In separate legal actions yesterday, the Electronic Frontier Foundation, an influential digital rights advocacy group in California, and the Texas attorney general filed lawsuits against the music publisher Sony BMG, contending that the company violated consumers' rights and traded in malicious software.It will be interesting to see what the courts do with those click-thru contracts. Any idea how many of them you've "agreed" to over the years?
They are the latest in a series of blows to the company after technology bloggers disclosed this month that in its efforts to curb music piracy, Sony BMG had embedded millions of its music CD's with software designed to take aggressive steps to limit copying, but which also exposed users' computers to potential security risks.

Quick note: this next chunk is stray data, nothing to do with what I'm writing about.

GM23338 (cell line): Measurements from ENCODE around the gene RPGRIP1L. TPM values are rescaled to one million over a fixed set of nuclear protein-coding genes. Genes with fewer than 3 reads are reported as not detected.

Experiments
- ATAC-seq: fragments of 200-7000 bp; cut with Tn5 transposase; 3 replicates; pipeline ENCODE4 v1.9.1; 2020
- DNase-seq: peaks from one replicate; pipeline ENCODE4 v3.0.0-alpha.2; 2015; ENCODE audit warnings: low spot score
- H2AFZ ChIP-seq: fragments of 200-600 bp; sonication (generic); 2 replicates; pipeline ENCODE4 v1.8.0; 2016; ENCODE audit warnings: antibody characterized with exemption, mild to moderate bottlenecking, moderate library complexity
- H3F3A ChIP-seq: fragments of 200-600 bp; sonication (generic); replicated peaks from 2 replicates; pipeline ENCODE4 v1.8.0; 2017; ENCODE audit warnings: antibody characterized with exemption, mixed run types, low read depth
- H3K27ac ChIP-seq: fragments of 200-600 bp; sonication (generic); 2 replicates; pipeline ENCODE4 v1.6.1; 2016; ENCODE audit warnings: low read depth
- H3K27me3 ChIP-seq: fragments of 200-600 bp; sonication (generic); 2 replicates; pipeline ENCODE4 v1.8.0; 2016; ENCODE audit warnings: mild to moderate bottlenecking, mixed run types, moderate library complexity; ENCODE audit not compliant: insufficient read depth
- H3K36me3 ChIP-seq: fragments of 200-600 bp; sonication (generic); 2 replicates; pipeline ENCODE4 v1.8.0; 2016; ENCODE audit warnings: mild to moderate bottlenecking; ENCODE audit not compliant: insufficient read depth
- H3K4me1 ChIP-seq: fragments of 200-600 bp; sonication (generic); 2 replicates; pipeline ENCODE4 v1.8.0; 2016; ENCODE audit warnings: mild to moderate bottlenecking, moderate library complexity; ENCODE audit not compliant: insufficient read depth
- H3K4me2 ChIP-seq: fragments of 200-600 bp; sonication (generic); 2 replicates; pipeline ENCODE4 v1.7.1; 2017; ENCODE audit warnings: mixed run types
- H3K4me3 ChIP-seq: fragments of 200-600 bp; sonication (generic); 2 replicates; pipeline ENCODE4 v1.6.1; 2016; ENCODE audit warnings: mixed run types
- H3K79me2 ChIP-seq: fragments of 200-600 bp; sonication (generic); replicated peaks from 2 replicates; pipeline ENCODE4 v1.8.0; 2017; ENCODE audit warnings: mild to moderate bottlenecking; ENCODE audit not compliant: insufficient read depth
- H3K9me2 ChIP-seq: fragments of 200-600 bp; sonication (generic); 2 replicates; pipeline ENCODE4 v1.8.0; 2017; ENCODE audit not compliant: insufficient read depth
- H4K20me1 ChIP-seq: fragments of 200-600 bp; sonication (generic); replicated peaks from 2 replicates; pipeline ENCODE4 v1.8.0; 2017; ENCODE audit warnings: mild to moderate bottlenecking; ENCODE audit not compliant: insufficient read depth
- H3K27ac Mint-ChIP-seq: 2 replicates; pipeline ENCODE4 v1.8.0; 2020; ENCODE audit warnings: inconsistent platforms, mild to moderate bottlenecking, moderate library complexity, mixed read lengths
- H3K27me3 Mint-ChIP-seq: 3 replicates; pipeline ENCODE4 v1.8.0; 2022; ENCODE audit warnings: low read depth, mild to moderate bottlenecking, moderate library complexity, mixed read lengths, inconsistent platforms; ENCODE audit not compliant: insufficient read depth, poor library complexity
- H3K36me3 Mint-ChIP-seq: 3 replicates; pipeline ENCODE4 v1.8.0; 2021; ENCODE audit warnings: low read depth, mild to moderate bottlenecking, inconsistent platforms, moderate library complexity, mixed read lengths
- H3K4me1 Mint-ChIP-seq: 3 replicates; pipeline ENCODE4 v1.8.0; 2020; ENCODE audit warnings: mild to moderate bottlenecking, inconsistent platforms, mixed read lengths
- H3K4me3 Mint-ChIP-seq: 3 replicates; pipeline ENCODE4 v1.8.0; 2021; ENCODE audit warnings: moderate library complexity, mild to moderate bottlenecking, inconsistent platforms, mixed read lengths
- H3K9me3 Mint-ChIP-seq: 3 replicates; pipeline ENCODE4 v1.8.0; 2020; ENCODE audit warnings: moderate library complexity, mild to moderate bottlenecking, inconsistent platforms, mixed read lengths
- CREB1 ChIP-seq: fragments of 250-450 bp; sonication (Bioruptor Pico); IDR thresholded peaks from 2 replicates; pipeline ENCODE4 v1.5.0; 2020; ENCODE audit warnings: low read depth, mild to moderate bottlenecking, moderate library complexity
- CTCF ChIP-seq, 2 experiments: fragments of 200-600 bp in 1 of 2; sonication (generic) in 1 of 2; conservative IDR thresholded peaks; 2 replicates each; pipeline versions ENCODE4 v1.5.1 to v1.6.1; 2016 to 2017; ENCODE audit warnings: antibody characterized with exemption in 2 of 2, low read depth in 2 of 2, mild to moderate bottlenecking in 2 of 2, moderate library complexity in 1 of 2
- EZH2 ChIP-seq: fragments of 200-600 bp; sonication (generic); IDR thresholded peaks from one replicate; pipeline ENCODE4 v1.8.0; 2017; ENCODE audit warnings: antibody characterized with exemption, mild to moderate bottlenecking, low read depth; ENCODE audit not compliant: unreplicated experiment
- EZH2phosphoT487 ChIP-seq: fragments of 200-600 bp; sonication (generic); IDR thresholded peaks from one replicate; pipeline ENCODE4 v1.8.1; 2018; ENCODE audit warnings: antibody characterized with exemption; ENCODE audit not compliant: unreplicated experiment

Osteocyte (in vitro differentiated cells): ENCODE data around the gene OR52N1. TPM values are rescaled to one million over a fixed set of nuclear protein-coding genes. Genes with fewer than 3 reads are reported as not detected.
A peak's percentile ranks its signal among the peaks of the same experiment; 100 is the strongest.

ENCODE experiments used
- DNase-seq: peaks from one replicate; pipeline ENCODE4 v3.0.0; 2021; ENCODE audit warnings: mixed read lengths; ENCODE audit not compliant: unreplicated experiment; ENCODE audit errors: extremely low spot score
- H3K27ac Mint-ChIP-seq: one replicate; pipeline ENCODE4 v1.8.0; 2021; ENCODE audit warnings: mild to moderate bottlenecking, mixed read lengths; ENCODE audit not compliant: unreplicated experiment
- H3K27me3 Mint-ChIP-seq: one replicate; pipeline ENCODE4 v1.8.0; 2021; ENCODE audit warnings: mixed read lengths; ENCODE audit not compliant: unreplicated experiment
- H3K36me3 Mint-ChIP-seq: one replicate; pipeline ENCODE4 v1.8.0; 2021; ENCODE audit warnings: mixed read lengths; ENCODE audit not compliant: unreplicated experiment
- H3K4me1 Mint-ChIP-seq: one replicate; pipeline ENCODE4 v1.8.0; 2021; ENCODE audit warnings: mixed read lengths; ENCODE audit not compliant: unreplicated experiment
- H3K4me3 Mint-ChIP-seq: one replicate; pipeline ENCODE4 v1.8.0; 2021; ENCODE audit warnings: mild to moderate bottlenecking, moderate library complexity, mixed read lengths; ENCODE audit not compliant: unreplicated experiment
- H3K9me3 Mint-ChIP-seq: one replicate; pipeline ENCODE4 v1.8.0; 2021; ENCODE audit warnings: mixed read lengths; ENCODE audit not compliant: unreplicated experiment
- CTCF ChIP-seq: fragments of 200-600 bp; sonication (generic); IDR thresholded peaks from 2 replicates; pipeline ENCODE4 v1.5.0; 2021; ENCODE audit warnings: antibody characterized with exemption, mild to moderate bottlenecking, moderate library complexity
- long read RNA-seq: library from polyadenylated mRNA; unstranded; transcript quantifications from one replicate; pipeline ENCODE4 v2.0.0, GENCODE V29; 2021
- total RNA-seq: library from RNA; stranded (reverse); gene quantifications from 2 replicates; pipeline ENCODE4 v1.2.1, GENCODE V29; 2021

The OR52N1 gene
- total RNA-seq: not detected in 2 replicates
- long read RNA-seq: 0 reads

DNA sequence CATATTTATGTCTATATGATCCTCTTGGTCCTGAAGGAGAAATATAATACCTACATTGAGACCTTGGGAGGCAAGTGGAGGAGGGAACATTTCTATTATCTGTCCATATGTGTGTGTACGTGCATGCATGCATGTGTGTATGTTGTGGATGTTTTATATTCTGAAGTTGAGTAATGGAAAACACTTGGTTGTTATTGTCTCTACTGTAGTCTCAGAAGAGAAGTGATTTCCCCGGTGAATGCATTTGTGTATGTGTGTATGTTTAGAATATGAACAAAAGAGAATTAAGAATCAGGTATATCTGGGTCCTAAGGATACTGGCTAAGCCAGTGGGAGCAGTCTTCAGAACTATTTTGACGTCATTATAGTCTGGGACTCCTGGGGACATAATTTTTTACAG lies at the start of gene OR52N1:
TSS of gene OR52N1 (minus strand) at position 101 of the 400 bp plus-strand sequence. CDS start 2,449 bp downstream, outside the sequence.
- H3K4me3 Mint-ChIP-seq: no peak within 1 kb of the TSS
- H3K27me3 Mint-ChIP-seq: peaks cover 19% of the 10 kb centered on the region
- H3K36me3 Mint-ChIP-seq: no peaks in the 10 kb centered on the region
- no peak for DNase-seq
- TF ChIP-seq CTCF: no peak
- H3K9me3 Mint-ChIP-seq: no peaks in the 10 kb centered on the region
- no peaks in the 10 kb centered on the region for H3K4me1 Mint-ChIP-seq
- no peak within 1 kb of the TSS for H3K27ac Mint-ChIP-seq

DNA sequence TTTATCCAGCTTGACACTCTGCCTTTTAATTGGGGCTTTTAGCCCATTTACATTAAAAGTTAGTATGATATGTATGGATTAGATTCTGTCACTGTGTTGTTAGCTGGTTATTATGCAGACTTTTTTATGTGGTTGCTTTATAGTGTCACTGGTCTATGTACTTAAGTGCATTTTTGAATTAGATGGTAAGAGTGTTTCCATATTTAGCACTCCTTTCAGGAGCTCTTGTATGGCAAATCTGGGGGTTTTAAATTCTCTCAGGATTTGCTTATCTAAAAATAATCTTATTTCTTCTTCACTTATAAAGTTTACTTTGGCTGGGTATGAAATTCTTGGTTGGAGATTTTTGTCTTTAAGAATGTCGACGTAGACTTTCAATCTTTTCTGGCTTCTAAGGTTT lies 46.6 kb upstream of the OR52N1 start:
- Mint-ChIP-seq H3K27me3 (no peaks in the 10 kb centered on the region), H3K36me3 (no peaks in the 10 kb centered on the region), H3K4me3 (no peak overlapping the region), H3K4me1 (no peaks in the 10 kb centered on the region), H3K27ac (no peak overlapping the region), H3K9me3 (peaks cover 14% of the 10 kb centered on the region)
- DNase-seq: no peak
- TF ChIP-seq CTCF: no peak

The copy-protection software, called XCP, was bought by Sony BMG from a British company, First 4 Internet, and was installed on 52 recordings, totaling nearly five million discs, according to the music publisher, which is jointly owned by Sony and Bertelsmann....
Users do have to accept "license agreements" that appear on their computer screens before playing CD's protected by the First 4 Internet and SunnComm software, but the foundation called the terms of those agreements "outrageous" and "anti-consumer."
November 22, 2005
"What's wrong about all this is that in an effort to protect against illegal copying, it was Sony BMG that engaged in illegal conduct."
Said the Texas attorney general, Greg Abbott.